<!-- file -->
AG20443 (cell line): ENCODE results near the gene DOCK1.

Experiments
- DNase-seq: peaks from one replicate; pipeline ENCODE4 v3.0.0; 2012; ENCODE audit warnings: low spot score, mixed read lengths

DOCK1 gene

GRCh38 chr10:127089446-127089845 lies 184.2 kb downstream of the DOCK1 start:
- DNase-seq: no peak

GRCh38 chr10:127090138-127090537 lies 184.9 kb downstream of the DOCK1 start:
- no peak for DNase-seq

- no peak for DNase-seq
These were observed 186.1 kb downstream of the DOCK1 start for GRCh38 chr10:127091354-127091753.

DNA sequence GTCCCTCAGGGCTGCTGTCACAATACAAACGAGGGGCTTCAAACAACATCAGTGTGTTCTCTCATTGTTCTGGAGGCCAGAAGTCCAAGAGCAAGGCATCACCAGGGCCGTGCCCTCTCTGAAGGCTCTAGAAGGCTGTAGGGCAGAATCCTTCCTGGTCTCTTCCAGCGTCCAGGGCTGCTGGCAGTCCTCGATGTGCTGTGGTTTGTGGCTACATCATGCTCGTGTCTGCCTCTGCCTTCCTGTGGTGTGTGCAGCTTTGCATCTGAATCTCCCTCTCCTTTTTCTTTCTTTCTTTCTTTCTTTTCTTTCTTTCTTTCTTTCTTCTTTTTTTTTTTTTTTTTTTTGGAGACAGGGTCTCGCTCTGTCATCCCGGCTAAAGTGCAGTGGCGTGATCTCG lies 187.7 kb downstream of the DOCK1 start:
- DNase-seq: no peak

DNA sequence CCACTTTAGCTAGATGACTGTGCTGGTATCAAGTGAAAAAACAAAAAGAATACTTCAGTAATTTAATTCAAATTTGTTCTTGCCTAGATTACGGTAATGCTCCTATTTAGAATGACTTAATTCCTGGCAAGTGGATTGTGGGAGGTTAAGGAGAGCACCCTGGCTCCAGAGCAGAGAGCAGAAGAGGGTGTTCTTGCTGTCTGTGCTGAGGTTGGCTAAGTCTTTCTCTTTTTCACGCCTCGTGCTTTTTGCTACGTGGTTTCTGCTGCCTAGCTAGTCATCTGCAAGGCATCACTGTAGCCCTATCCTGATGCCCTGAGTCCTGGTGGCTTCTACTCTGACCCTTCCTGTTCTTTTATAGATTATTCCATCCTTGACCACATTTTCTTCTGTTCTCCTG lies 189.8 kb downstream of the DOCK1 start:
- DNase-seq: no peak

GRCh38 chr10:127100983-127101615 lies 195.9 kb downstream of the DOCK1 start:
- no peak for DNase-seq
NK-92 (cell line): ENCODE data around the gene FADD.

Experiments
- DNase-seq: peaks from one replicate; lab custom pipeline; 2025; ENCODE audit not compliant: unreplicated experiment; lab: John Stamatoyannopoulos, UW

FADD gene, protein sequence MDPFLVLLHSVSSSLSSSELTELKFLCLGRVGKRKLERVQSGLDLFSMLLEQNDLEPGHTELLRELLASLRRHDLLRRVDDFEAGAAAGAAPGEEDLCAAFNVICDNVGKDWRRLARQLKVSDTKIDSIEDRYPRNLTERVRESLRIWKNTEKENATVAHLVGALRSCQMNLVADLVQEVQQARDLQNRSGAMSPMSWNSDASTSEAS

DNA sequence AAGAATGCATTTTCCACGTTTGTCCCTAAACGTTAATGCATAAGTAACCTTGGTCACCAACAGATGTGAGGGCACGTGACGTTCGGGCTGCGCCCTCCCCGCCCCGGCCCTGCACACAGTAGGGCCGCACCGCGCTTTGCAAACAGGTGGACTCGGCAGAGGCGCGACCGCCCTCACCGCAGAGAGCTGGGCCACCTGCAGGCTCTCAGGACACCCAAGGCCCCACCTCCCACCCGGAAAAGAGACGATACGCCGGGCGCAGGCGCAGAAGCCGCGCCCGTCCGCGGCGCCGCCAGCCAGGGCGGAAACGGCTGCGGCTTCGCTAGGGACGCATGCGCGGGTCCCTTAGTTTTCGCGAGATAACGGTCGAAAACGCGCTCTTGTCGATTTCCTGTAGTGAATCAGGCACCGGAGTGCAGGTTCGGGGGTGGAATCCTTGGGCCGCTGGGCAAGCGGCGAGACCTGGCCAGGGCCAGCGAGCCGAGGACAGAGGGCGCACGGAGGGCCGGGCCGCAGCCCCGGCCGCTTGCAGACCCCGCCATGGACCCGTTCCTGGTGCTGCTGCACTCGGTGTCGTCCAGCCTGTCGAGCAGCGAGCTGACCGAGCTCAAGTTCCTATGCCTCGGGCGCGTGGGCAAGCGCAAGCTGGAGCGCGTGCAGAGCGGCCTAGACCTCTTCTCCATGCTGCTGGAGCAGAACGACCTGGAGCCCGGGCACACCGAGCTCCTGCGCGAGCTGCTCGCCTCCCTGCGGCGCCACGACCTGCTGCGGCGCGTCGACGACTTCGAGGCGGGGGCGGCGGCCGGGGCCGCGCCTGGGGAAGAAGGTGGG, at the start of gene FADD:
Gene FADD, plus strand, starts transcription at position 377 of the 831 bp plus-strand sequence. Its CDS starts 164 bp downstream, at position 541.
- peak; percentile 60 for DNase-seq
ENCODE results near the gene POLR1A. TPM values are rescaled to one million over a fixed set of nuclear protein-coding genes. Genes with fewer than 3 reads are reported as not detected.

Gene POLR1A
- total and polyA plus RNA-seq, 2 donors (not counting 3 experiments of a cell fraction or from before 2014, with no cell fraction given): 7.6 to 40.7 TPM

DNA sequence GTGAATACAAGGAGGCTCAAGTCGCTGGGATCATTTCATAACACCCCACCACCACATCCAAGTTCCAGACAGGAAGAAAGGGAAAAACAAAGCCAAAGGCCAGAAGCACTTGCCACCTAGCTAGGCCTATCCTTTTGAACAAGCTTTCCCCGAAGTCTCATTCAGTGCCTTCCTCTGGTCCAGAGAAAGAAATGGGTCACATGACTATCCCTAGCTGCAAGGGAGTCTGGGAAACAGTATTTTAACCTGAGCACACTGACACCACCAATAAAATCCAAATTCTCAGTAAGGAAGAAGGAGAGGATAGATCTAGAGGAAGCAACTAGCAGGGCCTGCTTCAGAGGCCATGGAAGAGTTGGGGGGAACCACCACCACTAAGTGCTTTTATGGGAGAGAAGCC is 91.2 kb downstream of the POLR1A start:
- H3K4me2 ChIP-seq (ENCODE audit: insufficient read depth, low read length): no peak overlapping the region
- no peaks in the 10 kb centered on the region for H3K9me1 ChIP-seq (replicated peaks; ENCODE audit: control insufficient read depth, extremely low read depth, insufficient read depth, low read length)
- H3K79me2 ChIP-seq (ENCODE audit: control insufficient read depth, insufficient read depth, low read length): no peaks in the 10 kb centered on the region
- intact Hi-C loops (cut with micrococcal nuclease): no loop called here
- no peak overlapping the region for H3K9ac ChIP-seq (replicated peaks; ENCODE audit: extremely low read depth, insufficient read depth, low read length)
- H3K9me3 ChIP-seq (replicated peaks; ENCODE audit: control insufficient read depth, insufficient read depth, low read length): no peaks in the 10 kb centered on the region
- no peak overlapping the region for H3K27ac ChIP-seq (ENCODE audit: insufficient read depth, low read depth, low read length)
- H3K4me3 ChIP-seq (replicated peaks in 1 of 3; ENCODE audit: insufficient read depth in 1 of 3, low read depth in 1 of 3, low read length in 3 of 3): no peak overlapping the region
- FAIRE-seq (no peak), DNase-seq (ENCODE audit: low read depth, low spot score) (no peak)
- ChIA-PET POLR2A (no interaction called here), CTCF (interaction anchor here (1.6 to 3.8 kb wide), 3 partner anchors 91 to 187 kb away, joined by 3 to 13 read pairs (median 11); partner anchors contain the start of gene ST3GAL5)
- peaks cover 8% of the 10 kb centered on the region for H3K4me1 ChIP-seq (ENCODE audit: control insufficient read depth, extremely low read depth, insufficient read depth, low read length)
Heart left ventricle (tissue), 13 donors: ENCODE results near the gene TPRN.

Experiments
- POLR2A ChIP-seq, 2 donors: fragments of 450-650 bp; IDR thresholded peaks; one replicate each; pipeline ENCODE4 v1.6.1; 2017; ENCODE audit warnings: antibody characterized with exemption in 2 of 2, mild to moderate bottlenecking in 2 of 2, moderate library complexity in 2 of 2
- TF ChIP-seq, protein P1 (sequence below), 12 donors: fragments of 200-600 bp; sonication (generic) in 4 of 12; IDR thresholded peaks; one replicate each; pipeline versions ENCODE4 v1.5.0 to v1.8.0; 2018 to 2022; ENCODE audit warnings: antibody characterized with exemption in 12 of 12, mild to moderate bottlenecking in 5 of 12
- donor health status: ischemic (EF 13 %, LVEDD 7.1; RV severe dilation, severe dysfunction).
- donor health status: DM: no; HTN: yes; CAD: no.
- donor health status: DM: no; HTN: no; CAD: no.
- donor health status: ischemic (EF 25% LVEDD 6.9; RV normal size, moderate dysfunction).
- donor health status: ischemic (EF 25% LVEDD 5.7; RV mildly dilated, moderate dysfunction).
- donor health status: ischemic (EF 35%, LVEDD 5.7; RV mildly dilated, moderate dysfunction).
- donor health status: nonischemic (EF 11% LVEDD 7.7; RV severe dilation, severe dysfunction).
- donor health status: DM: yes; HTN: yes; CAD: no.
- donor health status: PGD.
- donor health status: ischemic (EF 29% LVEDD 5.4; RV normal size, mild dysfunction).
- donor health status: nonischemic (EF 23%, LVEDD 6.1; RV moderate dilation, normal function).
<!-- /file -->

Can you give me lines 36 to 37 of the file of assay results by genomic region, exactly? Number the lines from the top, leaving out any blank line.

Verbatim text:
- FAIRE-seq (no peak), DNase-seq (ENCODE audit: low read depth, low spot score) (no peak)
- ChIA-PET POLR2A (no interaction called here), CTCF (interaction anchor here (1.6 to 3.8 kb wide), 3 partner anchors 91 to 187 kb away, joined by 3 to 13 read pairs (median 11); partner anchors contain the start of gene ST3GAL5)